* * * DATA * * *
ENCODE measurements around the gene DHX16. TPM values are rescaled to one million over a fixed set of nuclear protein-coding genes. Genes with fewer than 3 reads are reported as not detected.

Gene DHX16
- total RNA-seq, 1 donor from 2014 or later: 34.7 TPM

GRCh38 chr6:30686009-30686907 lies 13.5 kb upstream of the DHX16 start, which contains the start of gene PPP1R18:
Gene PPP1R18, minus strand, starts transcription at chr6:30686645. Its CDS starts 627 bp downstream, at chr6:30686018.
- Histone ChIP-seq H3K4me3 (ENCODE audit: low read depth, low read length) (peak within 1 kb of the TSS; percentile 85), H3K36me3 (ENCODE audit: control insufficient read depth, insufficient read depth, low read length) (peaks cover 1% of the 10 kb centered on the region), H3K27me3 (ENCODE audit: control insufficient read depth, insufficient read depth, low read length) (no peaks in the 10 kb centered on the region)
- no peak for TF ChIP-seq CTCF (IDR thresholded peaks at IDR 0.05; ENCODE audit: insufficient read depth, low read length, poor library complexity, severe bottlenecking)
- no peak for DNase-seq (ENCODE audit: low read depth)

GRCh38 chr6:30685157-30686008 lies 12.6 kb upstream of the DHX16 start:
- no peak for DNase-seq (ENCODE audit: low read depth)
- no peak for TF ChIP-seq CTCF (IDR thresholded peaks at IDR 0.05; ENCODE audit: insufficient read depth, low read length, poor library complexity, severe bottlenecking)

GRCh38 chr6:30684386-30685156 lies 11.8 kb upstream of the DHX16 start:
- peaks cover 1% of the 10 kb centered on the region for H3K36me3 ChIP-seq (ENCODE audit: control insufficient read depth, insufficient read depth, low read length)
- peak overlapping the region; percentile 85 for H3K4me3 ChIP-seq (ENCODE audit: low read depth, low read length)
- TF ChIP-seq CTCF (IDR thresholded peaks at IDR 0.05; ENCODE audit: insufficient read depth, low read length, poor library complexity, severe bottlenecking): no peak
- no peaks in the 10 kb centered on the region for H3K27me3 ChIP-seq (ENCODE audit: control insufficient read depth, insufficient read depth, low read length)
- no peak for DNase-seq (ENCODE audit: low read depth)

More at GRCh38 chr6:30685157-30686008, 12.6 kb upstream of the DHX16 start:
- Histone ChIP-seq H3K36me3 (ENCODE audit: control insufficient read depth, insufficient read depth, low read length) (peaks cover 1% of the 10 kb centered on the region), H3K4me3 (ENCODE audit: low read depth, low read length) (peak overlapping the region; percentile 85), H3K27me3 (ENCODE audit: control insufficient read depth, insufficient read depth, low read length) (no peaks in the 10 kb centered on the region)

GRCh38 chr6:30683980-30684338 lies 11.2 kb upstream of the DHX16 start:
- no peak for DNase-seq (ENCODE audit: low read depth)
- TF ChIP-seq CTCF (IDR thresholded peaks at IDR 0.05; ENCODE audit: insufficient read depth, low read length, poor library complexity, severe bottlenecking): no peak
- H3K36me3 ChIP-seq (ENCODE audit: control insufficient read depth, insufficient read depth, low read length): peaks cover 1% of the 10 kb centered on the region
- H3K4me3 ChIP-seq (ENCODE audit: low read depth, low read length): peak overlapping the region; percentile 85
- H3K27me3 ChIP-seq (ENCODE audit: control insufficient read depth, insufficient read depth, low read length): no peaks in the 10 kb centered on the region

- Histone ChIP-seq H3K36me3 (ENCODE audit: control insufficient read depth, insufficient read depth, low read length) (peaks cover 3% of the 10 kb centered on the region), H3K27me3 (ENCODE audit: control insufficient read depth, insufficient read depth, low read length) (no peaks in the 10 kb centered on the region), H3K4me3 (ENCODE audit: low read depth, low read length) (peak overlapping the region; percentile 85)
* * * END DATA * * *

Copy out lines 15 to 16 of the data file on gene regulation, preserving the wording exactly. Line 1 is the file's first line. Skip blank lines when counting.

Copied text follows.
- TF ChIP-seq CTCF (IDR thresholded peaks at IDR 0.05; ENCODE audit: insufficient read depth, low read length, poor library complexity, severe bottlenecking): no peak
- no peaks in the 10 kb centered on the region for H3K27me3 ChIP-seq (ENCODE audit: control insufficient read depth, insufficient read depth, low read length)